This column is what I submitted for the Jim Murray Memorial Award in 2015. I, along with five other extremely talented student journalists from around the country, were selected as winners. At this time, this is not intended for reprint.
Cliff Cushman: a Jayhawk, an Olympian and an MIA Veteran
Cliff Cushman wanted to buy life insurance. The healthy, 27-year-old wanted to purchase a $25,000 policy, but was turned away.
Five days earlier, the Air Force pilot received his orders. He was going to Vietnam.
Just five years before, in the summer of 1960, Cushman competed at the United States Olympic Trials against the best of the best in the 400-meter hurdles. The top six finished within 0.9 seconds of one another. Cushman finished third, and took the last United States spot for the Olympic Games in Rome.
All three Americans—Glenn Davis, Dick Howard and Cushman—advanced to the finals. Glenn Davis clinched the Olympic record and the gold medal by two-tenths of a second, with Cushman earning the silver medal, and Howard finishing third.
At the University of Kansas, Cushman earned All-American status in 1959 for his NCAA runner-up performance in the 400-meter hurdles. In that same year, Kansas won its first NCAA Championship in track and field. The following season, in 1960, just months before the Olympics, Cushman captained the 1960 Kansas squad and one-upped his performance at the NCAA Championships from the season before, winning the 400-meter hurdles. That performance led Kansas to its second-straight national title.
Cushman received his orders for Vietnam around Thanksgiving Day 1965 and almost immediately attempted to purchase a life insurance policy in order to help out his young wife and newborn son in case he didn’t return. Cushman wanted Bill Dotson, an insurance agent for New York Life at the time, to draft him an insurance policy. Dotson was a long-time friend of Cushman’s. The two were teammates and did nearly everything from flying planes to running together.
But Dotson couldn’t write Cushman a policy. Insurance companies were not allowed to draft policies for men who had received their orders. Going to Vietnam was a death sentence.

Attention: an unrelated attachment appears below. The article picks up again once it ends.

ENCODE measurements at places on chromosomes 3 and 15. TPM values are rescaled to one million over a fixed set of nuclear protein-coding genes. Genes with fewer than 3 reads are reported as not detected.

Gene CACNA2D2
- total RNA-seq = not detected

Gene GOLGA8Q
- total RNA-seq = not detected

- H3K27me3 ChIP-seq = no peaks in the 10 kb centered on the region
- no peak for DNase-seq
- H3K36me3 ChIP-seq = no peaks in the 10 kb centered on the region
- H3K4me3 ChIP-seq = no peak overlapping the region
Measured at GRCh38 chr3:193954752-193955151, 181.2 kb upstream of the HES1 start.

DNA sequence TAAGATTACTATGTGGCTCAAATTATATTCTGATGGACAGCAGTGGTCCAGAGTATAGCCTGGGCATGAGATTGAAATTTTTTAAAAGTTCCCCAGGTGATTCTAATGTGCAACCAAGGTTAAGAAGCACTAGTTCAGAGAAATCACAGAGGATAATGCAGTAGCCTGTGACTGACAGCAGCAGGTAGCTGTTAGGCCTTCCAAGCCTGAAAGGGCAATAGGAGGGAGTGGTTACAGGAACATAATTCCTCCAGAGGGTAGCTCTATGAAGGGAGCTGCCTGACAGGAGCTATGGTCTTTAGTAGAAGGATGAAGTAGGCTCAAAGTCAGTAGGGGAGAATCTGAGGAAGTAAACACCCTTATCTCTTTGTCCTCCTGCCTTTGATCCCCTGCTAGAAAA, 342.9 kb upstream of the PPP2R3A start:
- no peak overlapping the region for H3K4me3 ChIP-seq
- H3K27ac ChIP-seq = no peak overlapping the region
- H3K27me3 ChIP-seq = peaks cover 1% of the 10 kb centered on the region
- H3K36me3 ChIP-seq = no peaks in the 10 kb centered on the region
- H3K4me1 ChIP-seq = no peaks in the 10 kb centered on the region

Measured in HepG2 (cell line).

“That’s the first time I ever saw him worried,” Dotson said in a recent interview. “I think his mind was telling him, ‘Maybe I’m not coming back.’”
Dotson said watching Cushman run was like looking at piece of art. “When he ran over those hurdles, it was amazing. He was so smooth. He had such a powerful stride. His form was almost perfect. Every time he went out there, you knew he was going to win.”
Except for the last time.
September 13, 1964: The thermometer registered at 70 degrees at Los Angeles Memorial Coliseum, and Cushman’s hopes at winning the 1964 Olympic gold in the 400-meter hurdles lay with him on the cinder track. Cushman had done something he rarely did: Fall.
He came over the fifth hurdle too low, catching his shoe on the top of the hurdle. Cushman was badly bruised and couldn’t finish the race.
He wrote the “Letter to Youth” after the end of his track and field career.
“Don’t feel sorry for me. I feel sorry for some of you!” Cushman wrote. “In a split second all the many years of training, pain, sweat, blisters and agony of running were simply and irrevocably wiped out. But I tried! I would much rather fail knowing I had to put forth an honest effort than never to have tried at all.”
Dotson said whatever Cushman was called to do, he would go out and do it.
Less than a month after being stationed in Vietnam, on September 25, 1966, Captain Clifton Cushman took the air for the last time. He piloted an F-105D, the only aircraft in U.S. military history to be pulled from combat for high mortality rates.
Cushman and two other pilots were conducting a combat mission during the afternoon to bomb a railroad bridge. “Devil 2” was Cushman’s call sign.
Once they had pulled off the target, Cushman radioed that he had been hit by enemy fire and his fire warning light had come on.
One of the other pilots on the mission saw Cushman’s plane burst into flames and break into several pieces, as Cushman ejected. He was never seen or heard from again.
His plane crashed into a remote area, making his recovery impossible. He was listed as missing in action. He maintained that status until Nov. 6, 1975, when he was declared dead. His body was never recovered.
Even though Cushman never made it home, his legacy remains.
His full name, Clifton Emmet Cushman, is etched in the native Kansas limestone that makes up the Vietnam War Memorial at the University of Kansas. His name lives on at his high school in North Dakota, whose football stadium bears his name. His memory lives on with Dotson, who said he always tries to talk to Cushman right before he goes to sleep.
He’ll always be remembered for the two NCAA Championships he helped win, for the individual national title he brought home, for the Olympic silver medal he earned in Rome, and for his ultimate sacrifice in Vietnam.
50 years later, people are still living up to one of his philosophies:
“Do something worthwhile with your life. If you’re going to do it, do it in a way you’ll be noted for.”